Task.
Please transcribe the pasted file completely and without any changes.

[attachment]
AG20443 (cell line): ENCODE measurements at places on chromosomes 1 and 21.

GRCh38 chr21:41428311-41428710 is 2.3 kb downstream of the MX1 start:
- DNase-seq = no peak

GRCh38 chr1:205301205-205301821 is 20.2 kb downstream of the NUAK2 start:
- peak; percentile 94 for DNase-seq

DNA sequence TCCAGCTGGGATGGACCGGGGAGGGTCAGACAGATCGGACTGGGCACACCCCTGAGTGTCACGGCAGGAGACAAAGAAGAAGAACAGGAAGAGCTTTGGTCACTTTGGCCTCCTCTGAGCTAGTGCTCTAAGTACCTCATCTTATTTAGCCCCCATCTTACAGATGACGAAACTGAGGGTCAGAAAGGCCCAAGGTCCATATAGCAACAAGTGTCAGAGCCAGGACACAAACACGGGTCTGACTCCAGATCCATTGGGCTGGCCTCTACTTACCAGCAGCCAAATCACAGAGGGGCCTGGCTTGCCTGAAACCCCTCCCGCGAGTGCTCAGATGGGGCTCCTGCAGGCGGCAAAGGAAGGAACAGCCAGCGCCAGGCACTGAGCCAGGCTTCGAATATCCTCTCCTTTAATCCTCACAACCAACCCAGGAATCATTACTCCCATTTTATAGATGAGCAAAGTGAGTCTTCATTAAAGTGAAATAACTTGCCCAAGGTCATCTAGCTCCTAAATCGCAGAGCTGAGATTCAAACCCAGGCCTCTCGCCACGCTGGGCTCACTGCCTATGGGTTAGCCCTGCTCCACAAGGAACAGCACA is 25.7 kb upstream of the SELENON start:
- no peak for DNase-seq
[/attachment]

AG20443 (cell line): ENCODE measurements at places on chromosomes 1 and 21.

GRCh38 chr21:41428311-41428710 is 2.3 kb downstream of the MX1 start:
- DNase-seq = no peak

GRCh38 chr1:205301205-205301821 is 20.2 kb downstream of the NUAK2 start:
- peak; percentile 94 for DNase-seq

DNA sequence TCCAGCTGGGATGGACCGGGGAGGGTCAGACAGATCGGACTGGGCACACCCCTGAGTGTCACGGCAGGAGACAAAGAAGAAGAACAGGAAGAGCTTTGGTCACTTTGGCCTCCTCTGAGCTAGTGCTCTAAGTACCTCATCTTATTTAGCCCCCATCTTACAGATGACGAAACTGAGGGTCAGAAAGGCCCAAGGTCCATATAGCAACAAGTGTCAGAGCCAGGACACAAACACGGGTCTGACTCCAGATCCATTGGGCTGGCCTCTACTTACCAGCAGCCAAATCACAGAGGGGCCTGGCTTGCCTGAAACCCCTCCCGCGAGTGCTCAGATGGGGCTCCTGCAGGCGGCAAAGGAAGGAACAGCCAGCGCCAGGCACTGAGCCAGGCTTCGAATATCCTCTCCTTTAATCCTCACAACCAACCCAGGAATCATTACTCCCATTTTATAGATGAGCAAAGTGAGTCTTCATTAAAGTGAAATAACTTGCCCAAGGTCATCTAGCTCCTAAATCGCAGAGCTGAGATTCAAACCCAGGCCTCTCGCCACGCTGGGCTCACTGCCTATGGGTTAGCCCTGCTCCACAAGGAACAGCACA is 25.7 kb upstream of the SELENON start:
- no peak for DNase-seq